Are You Going to Eat That?
Part C: Sustainable Seafood in Your Community
Seafood is likely available at markets and restaurants in your home town, but do you know whether or not retailers in your community obtain their fish from sustainable sources?
Image courtesy of Pike Place Fish Market in Seattle, Washington.
- With your group, research the availability of seafood in your community. Create a report that answers the following questions as thoroughly as possible:
- Where are fish sold/served in your community?
- What types of fish are available at each of these establishments?
- Where does the fish come from? (If possible, also find out how it is caught.)
- How does the price of fish vary from place to place?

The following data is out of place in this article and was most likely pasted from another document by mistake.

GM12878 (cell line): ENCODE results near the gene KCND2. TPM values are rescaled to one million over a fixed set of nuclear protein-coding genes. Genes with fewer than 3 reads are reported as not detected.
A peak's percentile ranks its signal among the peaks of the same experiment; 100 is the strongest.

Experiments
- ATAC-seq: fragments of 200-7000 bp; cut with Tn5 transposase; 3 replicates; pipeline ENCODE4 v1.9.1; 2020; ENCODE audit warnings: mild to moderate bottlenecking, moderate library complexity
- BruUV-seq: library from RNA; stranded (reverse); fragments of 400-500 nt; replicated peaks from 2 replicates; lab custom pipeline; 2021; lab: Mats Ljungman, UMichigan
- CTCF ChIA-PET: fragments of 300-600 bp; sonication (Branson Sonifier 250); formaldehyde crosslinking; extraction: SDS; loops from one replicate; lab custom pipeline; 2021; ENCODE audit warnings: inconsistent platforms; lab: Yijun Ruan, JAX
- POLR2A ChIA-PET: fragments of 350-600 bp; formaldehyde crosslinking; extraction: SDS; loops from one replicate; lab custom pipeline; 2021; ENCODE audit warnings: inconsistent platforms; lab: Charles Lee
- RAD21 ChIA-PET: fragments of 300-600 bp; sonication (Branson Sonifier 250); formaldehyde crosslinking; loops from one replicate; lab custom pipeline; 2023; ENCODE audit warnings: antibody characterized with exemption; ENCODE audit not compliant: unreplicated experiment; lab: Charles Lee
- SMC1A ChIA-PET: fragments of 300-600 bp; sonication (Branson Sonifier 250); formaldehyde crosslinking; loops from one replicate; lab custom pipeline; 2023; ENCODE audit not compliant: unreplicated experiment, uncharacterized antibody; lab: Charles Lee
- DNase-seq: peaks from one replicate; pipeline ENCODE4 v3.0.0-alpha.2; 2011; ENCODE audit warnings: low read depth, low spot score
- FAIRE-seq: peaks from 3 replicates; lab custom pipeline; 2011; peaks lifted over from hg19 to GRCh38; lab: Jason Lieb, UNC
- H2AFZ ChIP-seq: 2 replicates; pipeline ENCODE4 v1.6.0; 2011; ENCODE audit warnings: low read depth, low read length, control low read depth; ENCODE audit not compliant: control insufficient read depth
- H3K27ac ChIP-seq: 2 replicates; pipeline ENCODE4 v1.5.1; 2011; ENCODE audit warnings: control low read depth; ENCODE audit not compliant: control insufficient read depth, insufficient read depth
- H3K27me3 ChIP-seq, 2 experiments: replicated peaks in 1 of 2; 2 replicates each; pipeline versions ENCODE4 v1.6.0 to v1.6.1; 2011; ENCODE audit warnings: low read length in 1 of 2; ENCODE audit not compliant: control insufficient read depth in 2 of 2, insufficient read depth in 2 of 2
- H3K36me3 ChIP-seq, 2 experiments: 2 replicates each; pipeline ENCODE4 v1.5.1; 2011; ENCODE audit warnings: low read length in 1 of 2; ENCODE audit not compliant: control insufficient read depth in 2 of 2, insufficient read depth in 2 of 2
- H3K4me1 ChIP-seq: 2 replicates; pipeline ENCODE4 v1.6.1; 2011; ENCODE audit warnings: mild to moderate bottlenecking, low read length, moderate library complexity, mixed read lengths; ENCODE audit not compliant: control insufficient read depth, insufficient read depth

- What species of fish is most widely available in your community?
- Are any of the species you found sold/served facing depletion? (Use your seafood guides to help you determine this information.)
- Explore the Marine Stewardship Council website to find out Where to Buy Sustainable Seafood in your community.
- Call the Blue Ocean Institute's "FishPhone." If you're unsure about whether the fish available at a local market or restaurant is sustainable, you can send a text message reading "FISH," along with the kind of fish you're considering, to 30644. You'll get an instant reply about how healthy your choice is for you and the planet. NOTE: standard text messaging rates will apply. Learn more about FishPhone in Scientific American.
- Create charts or graphs that you think best convey the data you have collected (e.g., pie charts, bar graphs, etc.).
- Were you able to find retailers and/or restaurants in your community that carry seafood with the MSC label? How many?
- As a class, you may wish to consider encouraging businesses in your community to stock sustainable seafood. You can do this by sending them a letter or postcard like the ones available from The Marine Stewardship Council or The Monterey Bay Seafood Watch Program.